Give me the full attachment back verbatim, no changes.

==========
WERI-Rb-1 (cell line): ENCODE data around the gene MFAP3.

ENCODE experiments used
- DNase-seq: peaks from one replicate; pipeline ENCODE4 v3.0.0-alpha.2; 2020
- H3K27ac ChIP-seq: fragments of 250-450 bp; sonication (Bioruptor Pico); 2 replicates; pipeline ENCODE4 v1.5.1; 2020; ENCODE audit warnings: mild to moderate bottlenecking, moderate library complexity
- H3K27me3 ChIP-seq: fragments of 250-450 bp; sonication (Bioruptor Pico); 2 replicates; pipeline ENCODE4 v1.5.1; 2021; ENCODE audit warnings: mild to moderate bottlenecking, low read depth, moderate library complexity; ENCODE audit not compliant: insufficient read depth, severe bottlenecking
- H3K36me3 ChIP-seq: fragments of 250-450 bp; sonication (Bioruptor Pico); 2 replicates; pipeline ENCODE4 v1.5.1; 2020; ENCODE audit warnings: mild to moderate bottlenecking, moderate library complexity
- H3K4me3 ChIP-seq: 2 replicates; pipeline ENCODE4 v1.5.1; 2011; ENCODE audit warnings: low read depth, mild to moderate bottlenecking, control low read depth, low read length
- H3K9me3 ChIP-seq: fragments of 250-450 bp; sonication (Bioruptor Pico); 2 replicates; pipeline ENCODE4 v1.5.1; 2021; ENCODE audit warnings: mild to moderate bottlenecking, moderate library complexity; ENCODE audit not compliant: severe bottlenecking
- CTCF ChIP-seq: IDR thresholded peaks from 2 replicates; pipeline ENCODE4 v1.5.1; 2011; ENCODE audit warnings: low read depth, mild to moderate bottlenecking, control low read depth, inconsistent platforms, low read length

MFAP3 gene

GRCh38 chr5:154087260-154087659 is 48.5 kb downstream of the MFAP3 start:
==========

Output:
WERI-Rb-1 (cell line): ENCODE data around the gene MFAP3.

ENCODE experiments used
- DNase-seq: peaks from one replicate; pipeline ENCODE4 v3.0.0-alpha.2; 2020
- H3K27ac ChIP-seq: fragments of 250-450 bp; sonication (Bioruptor Pico); 2 replicates; pipeline ENCODE4 v1.5.1; 2020; ENCODE audit warnings: mild to moderate bottlenecking, moderate library complexity
- H3K27me3 ChIP-seq: fragments of 250-450 bp; sonication (Bioruptor Pico); 2 replicates; pipeline ENCODE4 v1.5.1; 2021; ENCODE audit warnings: mild to moderate bottlenecking, low read depth, moderate library complexity; ENCODE audit not compliant: insufficient read depth, severe bottlenecking
- H3K36me3 ChIP-seq: fragments of 250-450 bp; sonication (Bioruptor Pico); 2 replicates; pipeline ENCODE4 v1.5.1; 2020; ENCODE audit warnings: mild to moderate bottlenecking, moderate library complexity
- H3K4me3 ChIP-seq: 2 replicates; pipeline ENCODE4 v1.5.1; 2011; ENCODE audit warnings: low read depth, mild to moderate bottlenecking, control low read depth, low read length
- H3K9me3 ChIP-seq: fragments of 250-450 bp; sonication (Bioruptor Pico); 2 replicates; pipeline ENCODE4 v1.5.1; 2021; ENCODE audit warnings: mild to moderate bottlenecking, moderate library complexity; ENCODE audit not compliant: severe bottlenecking
- CTCF ChIP-seq: IDR thresholded peaks from 2 replicates; pipeline ENCODE4 v1.5.1; 2011; ENCODE audit warnings: low read depth, mild to moderate bottlenecking, control low read depth, inconsistent platforms, low read length

MFAP3 gene

GRCh38 chr5:154087260-154087659 is 48.5 kb downstream of the MFAP3 start: